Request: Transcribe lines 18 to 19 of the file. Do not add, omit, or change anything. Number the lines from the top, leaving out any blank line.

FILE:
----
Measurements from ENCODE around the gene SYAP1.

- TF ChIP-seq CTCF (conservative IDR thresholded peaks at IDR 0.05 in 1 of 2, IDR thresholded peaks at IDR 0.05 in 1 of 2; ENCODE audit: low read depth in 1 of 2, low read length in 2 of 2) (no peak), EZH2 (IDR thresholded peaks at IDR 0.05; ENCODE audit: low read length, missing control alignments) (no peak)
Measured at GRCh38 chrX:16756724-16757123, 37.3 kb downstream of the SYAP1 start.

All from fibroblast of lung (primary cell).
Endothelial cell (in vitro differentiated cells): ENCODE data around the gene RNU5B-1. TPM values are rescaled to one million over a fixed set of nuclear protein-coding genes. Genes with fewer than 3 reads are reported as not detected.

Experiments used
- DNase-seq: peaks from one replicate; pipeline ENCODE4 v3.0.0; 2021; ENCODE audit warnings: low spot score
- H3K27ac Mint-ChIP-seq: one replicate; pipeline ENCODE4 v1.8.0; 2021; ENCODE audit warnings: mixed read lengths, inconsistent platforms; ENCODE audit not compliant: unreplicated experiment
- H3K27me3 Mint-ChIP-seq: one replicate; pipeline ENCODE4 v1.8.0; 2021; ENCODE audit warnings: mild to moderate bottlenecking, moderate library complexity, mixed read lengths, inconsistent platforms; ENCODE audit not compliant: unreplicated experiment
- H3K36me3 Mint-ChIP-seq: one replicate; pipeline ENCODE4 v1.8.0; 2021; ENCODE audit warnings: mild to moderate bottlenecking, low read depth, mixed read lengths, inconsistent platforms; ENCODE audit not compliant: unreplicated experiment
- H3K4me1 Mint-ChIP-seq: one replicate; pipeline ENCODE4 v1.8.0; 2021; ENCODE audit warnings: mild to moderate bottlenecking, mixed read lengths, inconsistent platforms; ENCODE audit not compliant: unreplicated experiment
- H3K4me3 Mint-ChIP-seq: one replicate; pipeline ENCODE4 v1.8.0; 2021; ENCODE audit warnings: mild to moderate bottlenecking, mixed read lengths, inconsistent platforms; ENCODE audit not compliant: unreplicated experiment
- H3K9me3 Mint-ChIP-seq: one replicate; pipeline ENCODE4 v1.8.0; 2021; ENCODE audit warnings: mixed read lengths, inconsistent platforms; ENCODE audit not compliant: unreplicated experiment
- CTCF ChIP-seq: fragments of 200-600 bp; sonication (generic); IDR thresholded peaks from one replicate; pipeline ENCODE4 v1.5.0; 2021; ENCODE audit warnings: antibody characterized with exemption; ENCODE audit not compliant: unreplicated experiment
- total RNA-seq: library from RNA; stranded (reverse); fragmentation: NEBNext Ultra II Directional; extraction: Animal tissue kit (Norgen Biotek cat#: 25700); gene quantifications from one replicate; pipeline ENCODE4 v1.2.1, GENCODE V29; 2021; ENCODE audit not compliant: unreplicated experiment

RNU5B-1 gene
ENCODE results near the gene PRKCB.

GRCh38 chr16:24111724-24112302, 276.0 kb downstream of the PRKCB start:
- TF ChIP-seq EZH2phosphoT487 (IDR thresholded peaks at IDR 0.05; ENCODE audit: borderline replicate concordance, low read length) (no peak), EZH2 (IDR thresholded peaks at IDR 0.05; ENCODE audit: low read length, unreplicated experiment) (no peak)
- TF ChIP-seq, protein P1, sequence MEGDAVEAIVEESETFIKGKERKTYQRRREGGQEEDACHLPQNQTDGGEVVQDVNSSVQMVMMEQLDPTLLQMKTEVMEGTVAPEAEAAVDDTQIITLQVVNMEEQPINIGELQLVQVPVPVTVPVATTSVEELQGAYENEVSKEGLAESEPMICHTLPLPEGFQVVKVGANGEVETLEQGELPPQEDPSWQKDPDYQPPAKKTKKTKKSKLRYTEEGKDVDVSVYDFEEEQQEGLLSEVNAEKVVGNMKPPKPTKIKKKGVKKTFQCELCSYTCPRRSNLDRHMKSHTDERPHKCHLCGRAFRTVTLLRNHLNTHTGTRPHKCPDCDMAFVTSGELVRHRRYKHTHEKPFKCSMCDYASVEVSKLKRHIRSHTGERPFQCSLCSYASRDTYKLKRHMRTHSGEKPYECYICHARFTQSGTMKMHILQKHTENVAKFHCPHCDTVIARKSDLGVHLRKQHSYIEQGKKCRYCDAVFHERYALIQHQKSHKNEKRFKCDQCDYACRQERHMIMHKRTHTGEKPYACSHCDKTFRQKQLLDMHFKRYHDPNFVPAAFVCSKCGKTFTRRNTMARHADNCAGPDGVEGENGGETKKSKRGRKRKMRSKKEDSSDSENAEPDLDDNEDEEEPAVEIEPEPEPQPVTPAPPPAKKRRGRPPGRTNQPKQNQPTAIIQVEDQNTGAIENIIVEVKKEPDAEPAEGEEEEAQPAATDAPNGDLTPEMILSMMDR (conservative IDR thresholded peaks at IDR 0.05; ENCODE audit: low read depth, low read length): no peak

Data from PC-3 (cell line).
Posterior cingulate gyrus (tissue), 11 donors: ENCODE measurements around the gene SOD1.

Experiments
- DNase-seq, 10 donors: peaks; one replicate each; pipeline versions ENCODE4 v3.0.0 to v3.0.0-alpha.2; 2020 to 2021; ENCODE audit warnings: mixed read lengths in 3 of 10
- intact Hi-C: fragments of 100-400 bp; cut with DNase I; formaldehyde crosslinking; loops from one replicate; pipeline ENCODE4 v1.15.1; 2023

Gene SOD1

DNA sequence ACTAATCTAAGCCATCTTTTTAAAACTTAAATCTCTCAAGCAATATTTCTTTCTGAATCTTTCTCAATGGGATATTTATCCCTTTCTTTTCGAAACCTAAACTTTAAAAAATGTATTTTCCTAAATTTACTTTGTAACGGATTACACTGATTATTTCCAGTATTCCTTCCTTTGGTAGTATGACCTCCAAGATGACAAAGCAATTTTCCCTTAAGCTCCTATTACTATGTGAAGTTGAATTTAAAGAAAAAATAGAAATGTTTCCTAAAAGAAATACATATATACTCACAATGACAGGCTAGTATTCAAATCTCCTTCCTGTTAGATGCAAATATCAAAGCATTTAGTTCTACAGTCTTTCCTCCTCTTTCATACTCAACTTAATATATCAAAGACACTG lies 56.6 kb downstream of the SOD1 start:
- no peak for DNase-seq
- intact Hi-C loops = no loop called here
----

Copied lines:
GRCh38 chr16:24111724-24112302, 276.0 kb downstream of the PRKCB start:
- TF ChIP-seq EZH2phosphoT487 (IDR thresholded peaks at IDR 0.05; ENCODE audit: borderline replicate concordance, low read length) (no peak), EZH2 (IDR thresholded peaks at IDR 0.05; ENCODE audit: low read length, unreplicated experiment) (no peak)